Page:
Recently, I was introduced to the wonders of a video series called 18th Century Cooking. And since February is a time many reserve for exploring and appreciating African-American culture, I was enamored of their series called “Food of the Enslaved” after a friend recommended it.
The first one that intrigued me was their episode on Kush, which was an African predecessor to what we know of as cornbread stuffing (or dressing in the South). It’s also where the cajun pudding-like side of the same name originated, and likely the progenitor of the word couscous.
Michael Twitty is superb and I look forward to reading his book that follows African-American culinary history throughout the South. He also sent me down a rabbit hole in the episode where they explored Okra Soup, when he mentioned an ingredient called “kitchen pepper.” It seems that before there was Old Bay or Mrs. Dash, there was a staple spice blend called kitchen pepper, which consisted of a mix of black, white, and red pepper along with seasonings that seem far from traditional white Southern fare. Much more likely they came from African influence.
But where to try out some of these wonderful flavors?
Thankfully, I had the opportunity at the annual Dinner with the Bishop, benefitting Camp Allen. They wanted bacon-wrapped quail as one of their meats, so I paired that with a pork tender with mustard marmalade glaze, and was searching for viable sides.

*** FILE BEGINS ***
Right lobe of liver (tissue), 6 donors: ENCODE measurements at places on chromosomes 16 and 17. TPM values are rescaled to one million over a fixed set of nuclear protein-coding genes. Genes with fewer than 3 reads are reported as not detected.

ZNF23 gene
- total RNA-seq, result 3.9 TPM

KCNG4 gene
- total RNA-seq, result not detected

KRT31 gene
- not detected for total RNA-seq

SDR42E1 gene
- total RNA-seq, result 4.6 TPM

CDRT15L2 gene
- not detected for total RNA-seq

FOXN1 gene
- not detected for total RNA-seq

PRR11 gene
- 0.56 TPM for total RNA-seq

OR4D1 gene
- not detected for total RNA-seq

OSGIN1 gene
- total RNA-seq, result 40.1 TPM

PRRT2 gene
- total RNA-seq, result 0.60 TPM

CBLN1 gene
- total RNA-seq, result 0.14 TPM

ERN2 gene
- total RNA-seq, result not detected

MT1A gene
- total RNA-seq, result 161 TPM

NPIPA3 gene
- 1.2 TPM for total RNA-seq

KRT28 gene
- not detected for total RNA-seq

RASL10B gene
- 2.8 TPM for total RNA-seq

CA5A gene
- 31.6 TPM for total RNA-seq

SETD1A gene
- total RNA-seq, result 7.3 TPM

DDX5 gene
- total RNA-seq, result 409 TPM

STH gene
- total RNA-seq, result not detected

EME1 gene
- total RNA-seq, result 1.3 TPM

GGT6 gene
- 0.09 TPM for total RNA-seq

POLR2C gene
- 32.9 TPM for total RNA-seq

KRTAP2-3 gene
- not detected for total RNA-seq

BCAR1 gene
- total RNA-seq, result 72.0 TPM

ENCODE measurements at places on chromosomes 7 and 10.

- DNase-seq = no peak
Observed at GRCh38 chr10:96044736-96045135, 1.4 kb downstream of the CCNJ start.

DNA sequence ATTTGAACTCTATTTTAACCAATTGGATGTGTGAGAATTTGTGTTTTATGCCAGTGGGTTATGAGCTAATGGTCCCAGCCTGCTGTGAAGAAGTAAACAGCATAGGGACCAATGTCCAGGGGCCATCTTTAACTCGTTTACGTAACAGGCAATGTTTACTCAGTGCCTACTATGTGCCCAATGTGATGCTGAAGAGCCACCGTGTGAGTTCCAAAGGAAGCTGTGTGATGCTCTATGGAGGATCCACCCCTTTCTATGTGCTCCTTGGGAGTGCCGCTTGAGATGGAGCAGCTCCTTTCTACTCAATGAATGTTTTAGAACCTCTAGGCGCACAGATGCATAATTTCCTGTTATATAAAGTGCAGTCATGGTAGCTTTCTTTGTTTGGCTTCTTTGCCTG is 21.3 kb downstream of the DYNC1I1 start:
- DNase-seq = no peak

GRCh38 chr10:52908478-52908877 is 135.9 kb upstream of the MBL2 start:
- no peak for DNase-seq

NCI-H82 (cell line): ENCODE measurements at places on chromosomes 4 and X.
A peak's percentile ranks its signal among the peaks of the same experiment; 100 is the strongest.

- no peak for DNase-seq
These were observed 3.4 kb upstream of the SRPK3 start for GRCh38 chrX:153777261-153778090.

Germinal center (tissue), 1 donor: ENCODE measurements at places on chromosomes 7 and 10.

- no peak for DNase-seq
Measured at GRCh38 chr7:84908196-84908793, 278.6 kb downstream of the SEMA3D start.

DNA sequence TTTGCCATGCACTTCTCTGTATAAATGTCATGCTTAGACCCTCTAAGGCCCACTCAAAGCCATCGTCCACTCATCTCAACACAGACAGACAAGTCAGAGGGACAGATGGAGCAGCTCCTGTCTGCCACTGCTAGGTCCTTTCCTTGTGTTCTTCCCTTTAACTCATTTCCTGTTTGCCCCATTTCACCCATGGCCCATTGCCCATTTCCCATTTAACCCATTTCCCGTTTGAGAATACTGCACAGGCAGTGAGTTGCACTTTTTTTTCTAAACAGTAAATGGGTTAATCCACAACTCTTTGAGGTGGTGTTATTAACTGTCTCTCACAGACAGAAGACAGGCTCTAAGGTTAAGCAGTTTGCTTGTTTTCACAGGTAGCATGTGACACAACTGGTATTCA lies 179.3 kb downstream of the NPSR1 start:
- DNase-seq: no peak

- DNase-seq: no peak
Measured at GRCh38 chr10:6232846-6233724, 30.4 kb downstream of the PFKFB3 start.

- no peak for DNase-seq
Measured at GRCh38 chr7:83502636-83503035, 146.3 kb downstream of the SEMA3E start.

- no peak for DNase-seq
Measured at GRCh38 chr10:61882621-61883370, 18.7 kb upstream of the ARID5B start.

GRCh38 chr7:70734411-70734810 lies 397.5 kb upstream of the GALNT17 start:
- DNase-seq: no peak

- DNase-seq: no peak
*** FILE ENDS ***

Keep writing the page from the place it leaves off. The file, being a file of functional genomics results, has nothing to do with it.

Kush to the rescue! This stuff came out fabulously. I crumbled up some buttermilk cornbread, sliced some onions and chopped some herbs, and we were off! Since Twitty recommends cooking the hash in animal fat, I used a fair bit of duck fat for this one. The flavor was perfect. One thing I’d recommend if doing this at home is not using red onions if setting it to keep warm for a while if you’re preparing the rest of your meal. They tend to break down and lose their lovely color.
I also wanted to try my hand at utilizing kitchen pepper. I found a couple old recipes online and made my own, using it to flavor my collard greens along with some smoked turkey necks. Using the necks, spice mix, and onion, I made a nice broth to add while cooking the greens and onions in batches. Pulling apart turkey necks isn’t easy, but getting that meat back in with the greens really makes them shine.
For the record, here’s what my spice mix ended up being:
Here’s the finished plate, which was a huge hit!
The best part was going around to the well-to-do folks enjoying the meal and educating them on the origins of not only what they’d been eating, but where some of their favorite recipes originated. Many thanks to the ingenuity of people who, though suffering under horrible conditions, managed to provide so many future generations with an amazing array of flavors that have influenced so many.